I am seeing a couple of small children just now for therapy – both are lovely children and both have had traumas. One was bitten by a dog, the other was not hurt when a tree bough fell around him. In the aftermath, both have developed symptoms that make their lives harder. The first – not unreasonably – was terrified of dogs, hiding when one came near, breathing heavily and supremely vigilant so that she could see a dog almost when it was leaving the next town. The boy was playing with his brother in the park when the branch creaked and cracked and fell down. They needed a crane to lift it, and although he was not hurt, his parents came rushing over screaming and expecting to find his body among the leaves. He now worries about leaving his parents and being apart from them – and worries when he sees huge trees.

There are a number of approaches to this sort of problem and I usually describe what I do as ‘eclectic’, meaning I use lots of different approaches, whatever might work. So we have done a lot of memory stuff, using Eye Movement Desensitisation Reprocessing, some drawing, I’ve used Emotional Freeing Techniques and might even use some hypnosis. We start with two particular things, trying to reduce the fearful memory and trying to build up confidence.

Confidence is initially built up as a theory and then we practise close and closer to real situations. This is harder when we are talking about trees falling over, but with regard to the dog, it was easy to find a dog and spend some time first getting physically closer and then encouraging her to stroke and play with the dog [obviously, I looked for a well-trained and pleasant animal.] My intention is to enable her to treat dogs with respect, and this is a difficult line to tread – friendly But careful. Not Anxious but Aware. And this has been going well, so that we now can go to the animal sanctuary and she is positive about the experience.

The boy has been rehearsing his experience in his head, going over what happened and what might have happened. I am trying to encourage him to realise that this was a once in a lifetime experience, beyond his control, and that playing in parks is alright.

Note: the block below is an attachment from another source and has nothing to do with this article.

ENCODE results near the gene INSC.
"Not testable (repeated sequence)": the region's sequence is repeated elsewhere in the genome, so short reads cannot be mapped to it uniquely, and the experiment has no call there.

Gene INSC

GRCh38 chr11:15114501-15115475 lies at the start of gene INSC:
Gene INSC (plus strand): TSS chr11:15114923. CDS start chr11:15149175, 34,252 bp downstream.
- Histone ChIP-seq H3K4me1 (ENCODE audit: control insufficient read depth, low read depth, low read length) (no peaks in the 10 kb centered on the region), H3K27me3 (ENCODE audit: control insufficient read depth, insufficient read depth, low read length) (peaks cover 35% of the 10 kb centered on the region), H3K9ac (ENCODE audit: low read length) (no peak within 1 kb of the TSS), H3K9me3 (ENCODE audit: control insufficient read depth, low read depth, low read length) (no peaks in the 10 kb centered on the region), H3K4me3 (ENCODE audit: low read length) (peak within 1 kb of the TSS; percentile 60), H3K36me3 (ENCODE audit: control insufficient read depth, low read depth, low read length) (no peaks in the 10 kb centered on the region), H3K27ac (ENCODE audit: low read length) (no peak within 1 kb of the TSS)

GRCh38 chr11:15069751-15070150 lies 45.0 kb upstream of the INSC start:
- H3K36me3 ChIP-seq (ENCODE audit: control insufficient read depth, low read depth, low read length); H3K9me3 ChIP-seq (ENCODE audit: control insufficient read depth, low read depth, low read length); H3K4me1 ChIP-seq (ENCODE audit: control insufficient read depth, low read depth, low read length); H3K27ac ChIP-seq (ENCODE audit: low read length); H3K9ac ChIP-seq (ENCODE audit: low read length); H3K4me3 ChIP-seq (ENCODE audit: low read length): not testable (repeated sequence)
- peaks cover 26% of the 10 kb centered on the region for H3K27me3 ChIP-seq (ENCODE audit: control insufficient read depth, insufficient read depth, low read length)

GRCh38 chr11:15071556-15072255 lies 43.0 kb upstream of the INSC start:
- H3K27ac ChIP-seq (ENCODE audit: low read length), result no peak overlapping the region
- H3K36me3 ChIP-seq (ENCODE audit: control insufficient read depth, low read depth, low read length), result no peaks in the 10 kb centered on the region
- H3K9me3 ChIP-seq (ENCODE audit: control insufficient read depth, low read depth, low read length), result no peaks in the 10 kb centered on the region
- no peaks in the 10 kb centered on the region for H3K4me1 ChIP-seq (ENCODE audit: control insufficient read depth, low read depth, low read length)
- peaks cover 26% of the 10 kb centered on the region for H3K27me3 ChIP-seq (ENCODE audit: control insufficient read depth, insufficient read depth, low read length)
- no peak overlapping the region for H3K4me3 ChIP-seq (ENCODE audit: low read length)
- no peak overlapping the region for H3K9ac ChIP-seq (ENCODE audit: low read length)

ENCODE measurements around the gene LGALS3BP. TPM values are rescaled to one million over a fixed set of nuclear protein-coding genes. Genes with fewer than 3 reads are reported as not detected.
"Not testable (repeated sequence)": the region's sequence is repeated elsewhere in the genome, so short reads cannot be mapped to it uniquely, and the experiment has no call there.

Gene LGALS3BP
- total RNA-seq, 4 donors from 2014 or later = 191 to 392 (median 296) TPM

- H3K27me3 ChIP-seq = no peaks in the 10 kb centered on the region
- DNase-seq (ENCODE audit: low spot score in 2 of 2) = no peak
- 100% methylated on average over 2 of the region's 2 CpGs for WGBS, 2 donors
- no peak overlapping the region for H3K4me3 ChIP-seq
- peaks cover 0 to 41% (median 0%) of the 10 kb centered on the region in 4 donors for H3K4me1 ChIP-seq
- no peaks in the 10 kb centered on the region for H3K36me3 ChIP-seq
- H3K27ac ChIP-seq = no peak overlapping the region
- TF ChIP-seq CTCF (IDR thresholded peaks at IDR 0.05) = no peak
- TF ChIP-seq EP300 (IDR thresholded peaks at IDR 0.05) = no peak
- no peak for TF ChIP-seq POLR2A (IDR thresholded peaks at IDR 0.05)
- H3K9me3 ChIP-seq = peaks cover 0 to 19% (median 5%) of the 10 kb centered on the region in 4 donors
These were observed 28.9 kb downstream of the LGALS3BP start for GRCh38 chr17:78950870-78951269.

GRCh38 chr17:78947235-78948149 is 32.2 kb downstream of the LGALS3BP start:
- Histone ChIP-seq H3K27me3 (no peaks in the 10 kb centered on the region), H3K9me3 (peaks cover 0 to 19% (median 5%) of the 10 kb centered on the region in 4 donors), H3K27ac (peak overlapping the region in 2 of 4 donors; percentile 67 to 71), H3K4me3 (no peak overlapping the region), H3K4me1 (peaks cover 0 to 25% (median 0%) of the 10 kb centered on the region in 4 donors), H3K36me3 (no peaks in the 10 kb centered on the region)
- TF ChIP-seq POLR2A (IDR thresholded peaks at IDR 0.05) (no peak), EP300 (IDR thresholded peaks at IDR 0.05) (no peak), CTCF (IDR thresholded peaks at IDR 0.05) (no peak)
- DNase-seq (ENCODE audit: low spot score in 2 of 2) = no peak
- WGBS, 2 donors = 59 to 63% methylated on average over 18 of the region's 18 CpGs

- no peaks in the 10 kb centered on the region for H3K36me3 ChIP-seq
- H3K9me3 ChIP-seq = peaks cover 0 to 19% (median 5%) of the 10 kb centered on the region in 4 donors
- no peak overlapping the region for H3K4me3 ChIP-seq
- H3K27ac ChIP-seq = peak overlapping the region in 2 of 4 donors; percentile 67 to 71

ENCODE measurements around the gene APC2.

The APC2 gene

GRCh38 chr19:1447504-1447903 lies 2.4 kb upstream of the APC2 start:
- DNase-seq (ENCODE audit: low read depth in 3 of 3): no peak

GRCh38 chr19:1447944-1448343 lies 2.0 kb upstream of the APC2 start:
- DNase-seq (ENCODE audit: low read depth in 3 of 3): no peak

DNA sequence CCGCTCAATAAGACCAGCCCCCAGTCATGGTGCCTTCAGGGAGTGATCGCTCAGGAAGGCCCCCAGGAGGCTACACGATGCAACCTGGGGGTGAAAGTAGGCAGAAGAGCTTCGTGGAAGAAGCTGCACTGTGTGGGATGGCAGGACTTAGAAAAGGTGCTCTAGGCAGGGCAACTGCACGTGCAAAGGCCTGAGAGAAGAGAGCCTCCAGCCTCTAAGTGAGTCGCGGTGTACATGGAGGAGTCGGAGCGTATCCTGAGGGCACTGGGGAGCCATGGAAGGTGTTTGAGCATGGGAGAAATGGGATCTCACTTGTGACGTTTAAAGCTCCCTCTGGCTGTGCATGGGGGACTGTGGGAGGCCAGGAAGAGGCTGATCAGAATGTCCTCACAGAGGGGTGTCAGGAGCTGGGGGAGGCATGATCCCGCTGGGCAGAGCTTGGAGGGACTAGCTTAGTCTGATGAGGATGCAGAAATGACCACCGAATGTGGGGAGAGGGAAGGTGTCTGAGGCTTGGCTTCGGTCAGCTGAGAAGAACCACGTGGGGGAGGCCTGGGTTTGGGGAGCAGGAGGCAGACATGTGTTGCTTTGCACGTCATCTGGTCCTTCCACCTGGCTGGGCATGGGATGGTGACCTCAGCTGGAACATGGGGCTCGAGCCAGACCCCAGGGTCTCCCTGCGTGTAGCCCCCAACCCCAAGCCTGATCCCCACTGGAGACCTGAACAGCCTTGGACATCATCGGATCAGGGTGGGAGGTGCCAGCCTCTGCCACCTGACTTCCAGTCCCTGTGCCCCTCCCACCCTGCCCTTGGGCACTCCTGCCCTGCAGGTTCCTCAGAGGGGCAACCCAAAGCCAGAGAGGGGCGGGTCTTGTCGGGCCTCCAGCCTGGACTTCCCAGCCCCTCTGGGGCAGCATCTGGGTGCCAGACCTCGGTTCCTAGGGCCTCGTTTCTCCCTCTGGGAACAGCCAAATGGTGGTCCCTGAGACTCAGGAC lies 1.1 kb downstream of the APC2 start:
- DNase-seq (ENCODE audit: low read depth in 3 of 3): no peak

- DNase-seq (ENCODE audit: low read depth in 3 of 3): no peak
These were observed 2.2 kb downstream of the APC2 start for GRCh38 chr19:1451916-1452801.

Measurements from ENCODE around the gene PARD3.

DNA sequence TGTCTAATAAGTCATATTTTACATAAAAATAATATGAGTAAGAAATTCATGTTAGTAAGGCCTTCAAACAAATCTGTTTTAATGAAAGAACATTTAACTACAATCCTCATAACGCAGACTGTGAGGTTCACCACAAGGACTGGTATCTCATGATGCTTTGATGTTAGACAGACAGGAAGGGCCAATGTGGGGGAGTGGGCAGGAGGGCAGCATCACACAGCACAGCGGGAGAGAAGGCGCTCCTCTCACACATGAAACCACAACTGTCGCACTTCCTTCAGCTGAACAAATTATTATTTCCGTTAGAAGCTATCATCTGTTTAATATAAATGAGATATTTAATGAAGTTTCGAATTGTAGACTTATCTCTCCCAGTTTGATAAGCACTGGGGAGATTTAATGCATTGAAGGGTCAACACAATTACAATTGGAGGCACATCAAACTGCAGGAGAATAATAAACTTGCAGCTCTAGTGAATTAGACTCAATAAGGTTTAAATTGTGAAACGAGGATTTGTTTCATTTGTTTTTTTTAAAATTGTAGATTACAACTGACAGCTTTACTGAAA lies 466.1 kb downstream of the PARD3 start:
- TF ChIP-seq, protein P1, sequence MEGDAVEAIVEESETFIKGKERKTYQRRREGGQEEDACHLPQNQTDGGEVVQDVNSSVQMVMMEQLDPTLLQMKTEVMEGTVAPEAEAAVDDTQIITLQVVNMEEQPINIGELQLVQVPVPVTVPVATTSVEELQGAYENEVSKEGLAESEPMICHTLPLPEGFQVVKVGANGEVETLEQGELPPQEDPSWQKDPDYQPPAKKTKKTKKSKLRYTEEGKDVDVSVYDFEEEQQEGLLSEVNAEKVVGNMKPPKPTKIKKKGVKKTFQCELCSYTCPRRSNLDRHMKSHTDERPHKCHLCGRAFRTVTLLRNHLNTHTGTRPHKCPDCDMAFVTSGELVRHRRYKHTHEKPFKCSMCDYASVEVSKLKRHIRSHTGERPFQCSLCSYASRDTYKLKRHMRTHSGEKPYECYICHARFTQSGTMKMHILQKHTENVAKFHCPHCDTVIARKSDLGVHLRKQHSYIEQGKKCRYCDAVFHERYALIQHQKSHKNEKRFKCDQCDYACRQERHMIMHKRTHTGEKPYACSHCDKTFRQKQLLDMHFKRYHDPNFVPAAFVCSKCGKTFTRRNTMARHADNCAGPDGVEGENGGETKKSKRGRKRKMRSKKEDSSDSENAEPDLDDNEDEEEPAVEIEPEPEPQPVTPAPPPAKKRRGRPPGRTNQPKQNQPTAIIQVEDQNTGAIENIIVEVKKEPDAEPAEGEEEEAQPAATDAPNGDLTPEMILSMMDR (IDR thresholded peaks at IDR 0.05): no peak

What has become very clear to me is how important is the support of parents. The parents of the girl who was bitten are, themselves, frightened of dogs. [again, this seems reasonable]. They are anxious when she goes near a dog, worry that any dog might hurt her, be dirty, might snap…and they have not done any back-up work like taking her to the park or to meet dogs in a casual way. The only work has been with me, and it is not really satisfactory. Like any exercise, daily is so much better than occasionally, and her progress is less than I would have hoped. By contrast, the boy’s parents have done lots of exercises with him at home, so that he has gone through what happened again and again with the reassurance of his parents’ arms around him, and their promise that it is not likely to recur.

[Note:’ not likely’. It is not possible to promise something that is so far beyond our control. It is like promising your children that you will live for ever. You can only promise to try.]

Both children are coming on; they are delightful and I look forward to their increasing independence. But I could wish that her parents were better able to support what I am trying to do. I work with parents as a partnership. Together we are so very much stronger.

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